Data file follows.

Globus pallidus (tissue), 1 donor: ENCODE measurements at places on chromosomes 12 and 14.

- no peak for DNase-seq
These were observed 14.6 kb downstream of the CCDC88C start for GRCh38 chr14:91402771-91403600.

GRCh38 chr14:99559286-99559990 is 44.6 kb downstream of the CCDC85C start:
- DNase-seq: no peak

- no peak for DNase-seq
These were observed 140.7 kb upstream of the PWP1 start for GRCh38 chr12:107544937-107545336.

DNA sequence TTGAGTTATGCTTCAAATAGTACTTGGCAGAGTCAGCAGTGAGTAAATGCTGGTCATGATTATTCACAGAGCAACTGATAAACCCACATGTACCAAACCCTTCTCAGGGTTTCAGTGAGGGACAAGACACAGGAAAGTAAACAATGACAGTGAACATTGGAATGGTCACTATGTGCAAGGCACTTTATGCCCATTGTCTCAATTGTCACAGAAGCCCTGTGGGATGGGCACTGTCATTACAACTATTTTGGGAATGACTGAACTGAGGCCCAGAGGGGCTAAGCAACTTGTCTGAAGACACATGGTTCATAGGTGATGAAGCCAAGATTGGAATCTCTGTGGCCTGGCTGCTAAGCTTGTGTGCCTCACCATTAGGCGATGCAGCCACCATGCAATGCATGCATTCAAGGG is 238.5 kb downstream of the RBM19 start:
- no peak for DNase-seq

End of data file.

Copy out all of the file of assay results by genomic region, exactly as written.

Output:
Globus pallidus (tissue), 1 donor: ENCODE measurements at places on chromosomes 12 and 14.

- no peak for DNase-seq
These were observed 14.6 kb downstream of the CCDC88C start for GRCh38 chr14:91402771-91403600.

GRCh38 chr14:99559286-99559990 is 44.6 kb downstream of the CCDC85C start:
- DNase-seq: no peak

- no peak for DNase-seq
These were observed 140.7 kb upstream of the PWP1 start for GRCh38 chr12:107544937-107545336.

DNA sequence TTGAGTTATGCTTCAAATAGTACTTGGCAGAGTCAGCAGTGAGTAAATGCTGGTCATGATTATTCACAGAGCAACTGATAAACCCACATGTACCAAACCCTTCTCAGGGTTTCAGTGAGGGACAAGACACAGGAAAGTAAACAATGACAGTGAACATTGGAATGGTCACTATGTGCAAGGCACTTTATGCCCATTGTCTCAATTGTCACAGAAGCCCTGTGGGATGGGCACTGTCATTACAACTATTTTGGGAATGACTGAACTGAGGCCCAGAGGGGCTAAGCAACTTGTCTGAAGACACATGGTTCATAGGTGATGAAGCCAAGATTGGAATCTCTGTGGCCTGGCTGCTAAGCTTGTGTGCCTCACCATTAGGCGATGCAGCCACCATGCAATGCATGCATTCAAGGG is 238.5 kb downstream of the RBM19 start:
- no peak for DNase-seq